Article 229 out of 1749
This week, adult social care’s funding crisis has hit national headlines prompting the executive director of the National Care Forum (NCF) Vic Rayner to welcome the publicity on the sector’s ‘tipping point’, but challenge the coverage of residential and home care as providers of ‘basic’ care needs.
With an announcement expected on Thursday 15 November regarding the Local Government settlement and speculation in the national media over what it will mean (including whether local government can raise extra money for social care via council tax), Vic Rayner makes her point in her latest blog: ‘Shout Loud and Clear – Complex, compassionate care!’
‘There has been a really strong evocation of the tipping point that social care finds itself at’, says the executive director of the NCF, which represents the UK’s not-for-profit health and social care providers.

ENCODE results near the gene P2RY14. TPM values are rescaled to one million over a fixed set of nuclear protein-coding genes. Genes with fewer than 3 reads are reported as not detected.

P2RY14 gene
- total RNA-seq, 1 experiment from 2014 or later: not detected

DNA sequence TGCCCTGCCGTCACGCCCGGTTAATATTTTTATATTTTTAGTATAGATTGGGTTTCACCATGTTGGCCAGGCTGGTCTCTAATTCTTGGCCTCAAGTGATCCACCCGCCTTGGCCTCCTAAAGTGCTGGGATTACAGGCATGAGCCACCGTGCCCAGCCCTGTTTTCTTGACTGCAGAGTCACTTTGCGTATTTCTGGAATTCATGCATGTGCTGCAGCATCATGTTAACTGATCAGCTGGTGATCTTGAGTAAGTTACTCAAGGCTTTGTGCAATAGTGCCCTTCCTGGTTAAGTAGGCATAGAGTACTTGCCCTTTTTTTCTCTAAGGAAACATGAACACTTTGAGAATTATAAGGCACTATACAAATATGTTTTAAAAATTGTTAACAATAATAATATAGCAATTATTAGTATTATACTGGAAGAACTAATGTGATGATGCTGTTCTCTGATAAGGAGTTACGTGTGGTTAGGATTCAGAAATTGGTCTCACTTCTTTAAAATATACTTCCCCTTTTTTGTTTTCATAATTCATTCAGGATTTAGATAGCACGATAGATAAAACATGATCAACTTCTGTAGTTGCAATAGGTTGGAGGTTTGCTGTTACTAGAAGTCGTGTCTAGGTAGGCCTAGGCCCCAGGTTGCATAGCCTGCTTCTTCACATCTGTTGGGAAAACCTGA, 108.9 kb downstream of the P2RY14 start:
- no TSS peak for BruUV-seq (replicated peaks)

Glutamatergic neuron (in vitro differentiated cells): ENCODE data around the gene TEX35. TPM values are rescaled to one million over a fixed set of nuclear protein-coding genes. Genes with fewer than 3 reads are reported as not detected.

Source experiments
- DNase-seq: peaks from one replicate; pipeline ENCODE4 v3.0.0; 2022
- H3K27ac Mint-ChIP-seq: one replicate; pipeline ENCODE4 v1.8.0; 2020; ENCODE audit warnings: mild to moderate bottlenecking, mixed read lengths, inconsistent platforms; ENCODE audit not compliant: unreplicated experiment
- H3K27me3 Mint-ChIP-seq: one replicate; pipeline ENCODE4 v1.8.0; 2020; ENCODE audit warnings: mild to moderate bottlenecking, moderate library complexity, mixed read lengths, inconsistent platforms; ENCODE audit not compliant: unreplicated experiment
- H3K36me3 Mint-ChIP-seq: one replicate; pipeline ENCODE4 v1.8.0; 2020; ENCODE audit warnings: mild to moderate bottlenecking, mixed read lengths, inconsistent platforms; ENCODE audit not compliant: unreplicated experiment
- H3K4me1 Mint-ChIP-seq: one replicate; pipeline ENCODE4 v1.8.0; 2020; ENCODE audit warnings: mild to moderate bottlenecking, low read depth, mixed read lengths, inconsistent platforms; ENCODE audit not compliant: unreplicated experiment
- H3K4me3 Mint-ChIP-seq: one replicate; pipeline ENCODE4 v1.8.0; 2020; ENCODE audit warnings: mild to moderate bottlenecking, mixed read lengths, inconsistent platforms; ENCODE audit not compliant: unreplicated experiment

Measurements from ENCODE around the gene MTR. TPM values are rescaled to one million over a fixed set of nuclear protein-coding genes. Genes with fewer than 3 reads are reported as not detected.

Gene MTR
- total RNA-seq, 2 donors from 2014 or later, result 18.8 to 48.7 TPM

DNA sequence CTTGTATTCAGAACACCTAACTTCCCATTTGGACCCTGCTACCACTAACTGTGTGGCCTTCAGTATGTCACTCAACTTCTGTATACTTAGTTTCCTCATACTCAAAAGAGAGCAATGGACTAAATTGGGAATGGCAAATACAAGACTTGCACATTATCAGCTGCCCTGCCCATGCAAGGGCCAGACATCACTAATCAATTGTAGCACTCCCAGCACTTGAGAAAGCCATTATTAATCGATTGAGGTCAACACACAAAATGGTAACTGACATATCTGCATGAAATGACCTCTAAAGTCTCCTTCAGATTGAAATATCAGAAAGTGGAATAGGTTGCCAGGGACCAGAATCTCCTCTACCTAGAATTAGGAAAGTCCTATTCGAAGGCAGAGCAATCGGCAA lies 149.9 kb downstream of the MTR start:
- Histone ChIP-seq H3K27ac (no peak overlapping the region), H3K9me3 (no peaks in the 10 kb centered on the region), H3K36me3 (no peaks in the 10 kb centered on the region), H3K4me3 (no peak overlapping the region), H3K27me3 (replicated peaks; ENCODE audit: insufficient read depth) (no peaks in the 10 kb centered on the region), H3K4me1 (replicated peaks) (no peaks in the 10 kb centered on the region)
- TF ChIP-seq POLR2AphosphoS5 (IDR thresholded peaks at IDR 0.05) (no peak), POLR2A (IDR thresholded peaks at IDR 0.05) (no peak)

‘It is also critical; however, that in this coverage of care, we get across the picture of what it is that people experience on the receiving end of care services. I have seen social media commentary that describes care - whether at home or in a residential setting as meeting ‘basic’ care needs. ‘We should not let this go unchallenged, what people need when they enter a care home, and what they almost always get, is care that supports them in living their lives as independently as possible.
'Let's make sure we are clear what it is funding is needed for'
‘They get care that seeks to understand them as an individual, a person, someone with history, family, friends, interests and aspirations. It is not, as some have described, care that focuses on washing and dressing them, although of course this is important.’
The executive director also highlighted that care is very often for people with extremely complex needs –both physical and mental health needs – with people living with four or more long term conditions who may have a cognitive impairment such as dementia.
'Let’s make sure we are clear what it is that the funding is needed for – and challenge the myth that this is about meeting basic needs – there is nothing basic about either the needs of people receiving care – or indeed the way in which it is delivered.'